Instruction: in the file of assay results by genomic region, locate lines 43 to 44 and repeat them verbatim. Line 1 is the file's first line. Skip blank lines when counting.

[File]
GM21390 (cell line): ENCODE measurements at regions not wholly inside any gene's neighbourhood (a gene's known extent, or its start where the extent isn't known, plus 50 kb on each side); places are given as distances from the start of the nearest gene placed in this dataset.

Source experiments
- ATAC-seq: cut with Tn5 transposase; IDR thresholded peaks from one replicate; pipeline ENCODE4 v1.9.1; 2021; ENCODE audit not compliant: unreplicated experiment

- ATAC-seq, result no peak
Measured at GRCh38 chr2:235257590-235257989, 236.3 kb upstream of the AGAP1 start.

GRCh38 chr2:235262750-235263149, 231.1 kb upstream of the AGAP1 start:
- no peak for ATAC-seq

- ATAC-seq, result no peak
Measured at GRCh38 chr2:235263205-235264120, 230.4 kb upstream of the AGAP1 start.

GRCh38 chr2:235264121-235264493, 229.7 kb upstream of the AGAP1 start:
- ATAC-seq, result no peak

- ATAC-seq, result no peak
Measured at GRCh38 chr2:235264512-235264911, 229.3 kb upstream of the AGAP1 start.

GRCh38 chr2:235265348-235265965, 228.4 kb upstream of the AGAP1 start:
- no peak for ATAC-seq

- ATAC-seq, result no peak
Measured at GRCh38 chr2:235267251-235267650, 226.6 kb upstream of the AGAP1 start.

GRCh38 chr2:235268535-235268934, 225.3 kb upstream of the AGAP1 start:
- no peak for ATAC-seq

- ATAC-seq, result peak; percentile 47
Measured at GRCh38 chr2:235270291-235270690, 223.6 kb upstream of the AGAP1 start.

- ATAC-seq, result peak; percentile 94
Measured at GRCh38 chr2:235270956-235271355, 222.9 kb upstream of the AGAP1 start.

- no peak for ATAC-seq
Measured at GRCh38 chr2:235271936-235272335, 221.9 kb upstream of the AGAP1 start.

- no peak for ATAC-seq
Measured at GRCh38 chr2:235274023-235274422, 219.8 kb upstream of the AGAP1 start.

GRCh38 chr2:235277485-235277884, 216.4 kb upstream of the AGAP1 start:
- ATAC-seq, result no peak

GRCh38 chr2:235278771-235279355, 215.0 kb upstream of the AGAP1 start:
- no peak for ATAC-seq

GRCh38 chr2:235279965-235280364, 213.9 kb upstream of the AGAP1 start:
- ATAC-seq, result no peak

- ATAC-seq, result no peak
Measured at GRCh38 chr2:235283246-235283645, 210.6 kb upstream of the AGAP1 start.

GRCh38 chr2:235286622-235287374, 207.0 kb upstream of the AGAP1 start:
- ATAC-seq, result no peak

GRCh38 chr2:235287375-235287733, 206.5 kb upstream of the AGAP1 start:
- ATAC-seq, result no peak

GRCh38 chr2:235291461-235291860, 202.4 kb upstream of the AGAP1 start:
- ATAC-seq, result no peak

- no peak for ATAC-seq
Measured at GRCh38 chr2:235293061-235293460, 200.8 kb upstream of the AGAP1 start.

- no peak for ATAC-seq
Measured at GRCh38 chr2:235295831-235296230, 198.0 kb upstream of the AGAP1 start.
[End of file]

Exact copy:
Measured at GRCh38 chr2:235293061-235293460, 200.8 kb upstream of the AGAP1 start.

- no peak for ATAC-seq